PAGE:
Well after reading what a Jack Mormon is, I realized that it must be the wine drinking that led you to become a Jack Mormon, haha. Ok but on a very serious note, this is really interesting to me. I grew up in Catholic school but my parents are not practicing Catholics and have always been very open minded about religion. This is one of the reasons I have always found different religions to be so interesting and I used to enjoy learning about the history of other religions in school.

    Thank you for teaching me something new today about the Mormon religion, leadership and yourself!

  98. TravisMClemens says:

    @ginidietrich Rome, Napoli and Sardegna were the places I lived you may have heard of. I also spent 6 mos in a city on the Adriatic Coast, Pescara. Italy’s a great place and I’m planning to live there again someday.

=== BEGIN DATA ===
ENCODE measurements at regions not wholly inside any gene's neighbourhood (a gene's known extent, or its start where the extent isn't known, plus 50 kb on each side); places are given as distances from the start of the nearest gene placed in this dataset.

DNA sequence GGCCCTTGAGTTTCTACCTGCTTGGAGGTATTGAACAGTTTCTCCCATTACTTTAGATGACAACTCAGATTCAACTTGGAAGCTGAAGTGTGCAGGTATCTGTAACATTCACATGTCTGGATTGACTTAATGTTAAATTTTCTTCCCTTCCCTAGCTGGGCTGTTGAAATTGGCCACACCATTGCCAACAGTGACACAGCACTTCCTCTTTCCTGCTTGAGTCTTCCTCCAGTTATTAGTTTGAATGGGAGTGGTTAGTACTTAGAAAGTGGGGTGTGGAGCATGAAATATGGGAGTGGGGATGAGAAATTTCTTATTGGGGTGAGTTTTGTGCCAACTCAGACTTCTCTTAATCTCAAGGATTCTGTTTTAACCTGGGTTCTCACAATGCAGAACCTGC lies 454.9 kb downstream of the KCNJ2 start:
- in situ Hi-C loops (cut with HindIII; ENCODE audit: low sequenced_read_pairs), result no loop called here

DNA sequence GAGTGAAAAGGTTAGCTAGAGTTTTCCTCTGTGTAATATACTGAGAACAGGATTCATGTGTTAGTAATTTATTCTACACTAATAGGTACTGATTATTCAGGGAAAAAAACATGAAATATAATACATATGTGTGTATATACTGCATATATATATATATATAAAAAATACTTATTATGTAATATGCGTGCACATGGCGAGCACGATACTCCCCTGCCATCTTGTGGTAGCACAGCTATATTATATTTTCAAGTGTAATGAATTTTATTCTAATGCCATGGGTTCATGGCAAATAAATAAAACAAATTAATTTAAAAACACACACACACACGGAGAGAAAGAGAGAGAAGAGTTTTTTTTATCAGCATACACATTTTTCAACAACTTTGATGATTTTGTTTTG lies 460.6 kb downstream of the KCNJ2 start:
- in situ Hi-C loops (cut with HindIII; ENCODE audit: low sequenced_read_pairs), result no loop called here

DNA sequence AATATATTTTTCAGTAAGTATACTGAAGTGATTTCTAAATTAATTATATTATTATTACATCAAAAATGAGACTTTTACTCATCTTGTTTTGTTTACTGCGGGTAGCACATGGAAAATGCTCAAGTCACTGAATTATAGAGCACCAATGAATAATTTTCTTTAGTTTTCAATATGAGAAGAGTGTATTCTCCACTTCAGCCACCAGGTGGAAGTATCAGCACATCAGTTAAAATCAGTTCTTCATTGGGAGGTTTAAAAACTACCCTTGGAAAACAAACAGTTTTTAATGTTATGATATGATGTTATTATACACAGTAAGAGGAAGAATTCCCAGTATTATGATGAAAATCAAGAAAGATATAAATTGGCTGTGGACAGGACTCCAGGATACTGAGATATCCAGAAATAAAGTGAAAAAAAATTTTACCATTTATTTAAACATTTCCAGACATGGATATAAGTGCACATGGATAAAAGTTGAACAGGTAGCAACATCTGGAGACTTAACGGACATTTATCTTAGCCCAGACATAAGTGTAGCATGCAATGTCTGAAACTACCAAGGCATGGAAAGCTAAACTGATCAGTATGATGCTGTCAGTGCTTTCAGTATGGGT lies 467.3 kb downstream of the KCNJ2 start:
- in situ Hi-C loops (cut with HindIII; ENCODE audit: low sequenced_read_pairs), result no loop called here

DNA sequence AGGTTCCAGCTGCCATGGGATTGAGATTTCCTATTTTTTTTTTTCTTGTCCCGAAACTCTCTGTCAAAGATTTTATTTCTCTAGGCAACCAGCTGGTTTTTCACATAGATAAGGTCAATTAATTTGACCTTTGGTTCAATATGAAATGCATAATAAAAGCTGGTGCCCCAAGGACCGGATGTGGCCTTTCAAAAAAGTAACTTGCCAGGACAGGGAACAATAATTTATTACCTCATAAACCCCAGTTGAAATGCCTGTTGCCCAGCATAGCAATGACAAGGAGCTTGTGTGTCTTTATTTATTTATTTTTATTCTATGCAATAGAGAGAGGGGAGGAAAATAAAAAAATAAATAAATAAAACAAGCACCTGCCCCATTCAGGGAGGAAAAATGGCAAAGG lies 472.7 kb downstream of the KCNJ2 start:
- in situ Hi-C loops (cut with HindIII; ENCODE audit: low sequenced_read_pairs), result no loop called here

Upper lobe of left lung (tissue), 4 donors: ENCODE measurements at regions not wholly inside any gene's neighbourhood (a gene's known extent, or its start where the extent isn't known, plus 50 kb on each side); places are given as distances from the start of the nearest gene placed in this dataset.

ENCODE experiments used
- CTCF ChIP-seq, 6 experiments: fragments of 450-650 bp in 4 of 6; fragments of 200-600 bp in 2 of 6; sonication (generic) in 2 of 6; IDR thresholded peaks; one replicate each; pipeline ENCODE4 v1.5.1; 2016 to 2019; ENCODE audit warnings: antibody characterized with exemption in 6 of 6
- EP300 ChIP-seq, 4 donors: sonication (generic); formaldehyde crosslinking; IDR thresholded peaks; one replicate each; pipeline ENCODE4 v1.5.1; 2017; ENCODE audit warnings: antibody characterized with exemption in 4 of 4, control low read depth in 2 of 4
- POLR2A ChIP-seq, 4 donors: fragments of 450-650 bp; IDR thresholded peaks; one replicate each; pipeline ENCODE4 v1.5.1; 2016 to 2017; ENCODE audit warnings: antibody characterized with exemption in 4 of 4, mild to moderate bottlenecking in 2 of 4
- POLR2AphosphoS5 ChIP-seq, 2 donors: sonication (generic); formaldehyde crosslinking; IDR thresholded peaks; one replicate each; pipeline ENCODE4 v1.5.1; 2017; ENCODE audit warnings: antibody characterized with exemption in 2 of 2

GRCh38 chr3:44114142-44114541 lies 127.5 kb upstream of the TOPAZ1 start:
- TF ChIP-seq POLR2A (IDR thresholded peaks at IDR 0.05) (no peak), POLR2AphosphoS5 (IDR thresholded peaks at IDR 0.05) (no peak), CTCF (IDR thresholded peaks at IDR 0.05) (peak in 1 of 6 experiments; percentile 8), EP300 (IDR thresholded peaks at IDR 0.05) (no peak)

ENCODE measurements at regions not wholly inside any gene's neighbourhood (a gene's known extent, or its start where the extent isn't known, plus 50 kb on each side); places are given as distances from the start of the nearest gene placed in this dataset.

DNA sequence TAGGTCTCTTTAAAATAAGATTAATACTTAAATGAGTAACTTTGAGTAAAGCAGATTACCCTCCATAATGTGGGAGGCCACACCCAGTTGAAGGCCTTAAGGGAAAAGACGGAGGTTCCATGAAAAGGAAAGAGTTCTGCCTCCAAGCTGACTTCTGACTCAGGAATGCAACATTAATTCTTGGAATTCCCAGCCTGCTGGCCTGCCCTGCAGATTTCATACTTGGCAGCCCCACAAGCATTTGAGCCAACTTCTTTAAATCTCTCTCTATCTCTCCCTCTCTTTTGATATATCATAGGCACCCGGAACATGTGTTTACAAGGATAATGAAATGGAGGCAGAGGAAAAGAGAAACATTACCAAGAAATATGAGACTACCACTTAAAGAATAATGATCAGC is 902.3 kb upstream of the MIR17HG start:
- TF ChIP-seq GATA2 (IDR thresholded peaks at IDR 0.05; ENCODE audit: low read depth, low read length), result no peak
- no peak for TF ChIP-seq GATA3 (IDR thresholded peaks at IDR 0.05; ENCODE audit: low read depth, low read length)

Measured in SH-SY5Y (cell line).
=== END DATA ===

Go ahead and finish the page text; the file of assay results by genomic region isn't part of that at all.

99. JayDolan says:

    @ginidietrich I might be trying to make it to blog world LA and SXSW 2012.

    That just leaves Europe, Asia, Australia, Africa…. I’ve got a lot of work to do.

  100. ginidietrich says:

    @kmtirpitz LOL! Me too!

  101. ginidietrich says:

    @so_tweet You should visit Utah! It’s a fabulous place to visit

  102. ginidietrich says:

    @jennwhinnem It’s funny. Mr. D is in politics so he gets ignorant questions, too. We’re the couple that you can’t talk about

  103. ginidietrich says:

    @sallyclawson TOO FUNNY! Hi!

  104. Lisa Gerber says:

    @ginidietrich @johnfalchetto how could I forget about wine? so unlike me.

    and, thanks for calling me out on the generalizations. something else I strive not to do. so I take that back. and insert “many” on both sides. 🙂

  105. kevindoubleu says: